These transactions are processed through the network's authorization, clearing and settlement services. Authorization is when an issuer approves or declines a sales transaction before a purchase is finalized or cash is dispersed. Clearing is when a transaction is delivered from an acquirer to an issuer for posting to the customer's account. Settlement is the process of calculating and determining the net financial position of each member for all transactions that are cleared. The actual exchange of funds is a separate process.
Transactions can be authorized, cleared and settled as either a dual message or a single message transaction. A dual message transaction is sent twice-the first time with only information needed for an authorization decision, an again later with additional information for clearing and settlement. A single message transaction is sent once for authorization and contains clearing and settlement information as well. Typically, authorization and clearing all occur online.
The main components of telecommunications network 800 are interchange centers 802, access points 804, 806 and processing centers 808 and 810. Other entities such as drawee banks and third-party authorizing agents may also connect to the network through an access point. An interchange center is a data processing center that may be located anywhere in the world. In one embodiment, there are two in the United States and one each in the United Kingdom and in Japan. Each interchange center houses the computer system that performs the network transaction processing. The interchange center serves as the control point for the telecommunication facilities of the network, which comprise high speed leased lines or satellite connections based on IBM SNA protocol. Preferable, lines 820 and 822 that connect an interchange center to remote entities use dedicated high-bandwidth telephone circuits or satellite connections based on the IBM SNA-LU0 communication protocol. Messages are sent over these lines using any suitable implementation of the ISO 8583 standard.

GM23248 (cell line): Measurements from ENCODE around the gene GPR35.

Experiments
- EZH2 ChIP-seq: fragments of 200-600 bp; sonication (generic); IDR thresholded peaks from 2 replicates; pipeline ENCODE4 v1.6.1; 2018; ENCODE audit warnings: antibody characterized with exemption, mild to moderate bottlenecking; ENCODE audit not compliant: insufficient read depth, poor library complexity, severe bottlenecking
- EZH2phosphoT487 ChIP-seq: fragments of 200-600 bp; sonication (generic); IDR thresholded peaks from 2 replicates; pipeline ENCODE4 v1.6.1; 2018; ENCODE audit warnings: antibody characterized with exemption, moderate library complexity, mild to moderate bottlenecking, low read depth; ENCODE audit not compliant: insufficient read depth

An access point 804 or 806 is typically a small computer system located at a processing center that interfaces between the center's host computer and the interchange center. The access point facilitates the transmission of messages and files between the host and the interchange center supporting the authorization, clearing and settlement of transaction. Links 826 and 828 are typically local links within a center and use a proprietary message format as prefer by the center.
A data processing center (such as is located within an acquirer, issuer, or other entity) houses processing systems that support merchant and business locations and maintains customer data and billing systems. Preferably, each processing center is linked to one or two interchange centers. Processors are connected to the closest interchange, and if the network experiences interruptions, the network automatically routes transactions to a secondary interchange center. Each interchange center is also linked to all of the other interchange centers. This linking enables processing centers to communicate with each other through one or more interchange centers. Also, processing centers can access the networks of other programs through the interchange center. Further, the network ensures that all links have multiple backups. The connection from one point of the network to another is not usually a fixed link; instead, the interchange center chooses the best possible path at the time of any given transmission. Rerouting around any faulty link occurs automatically.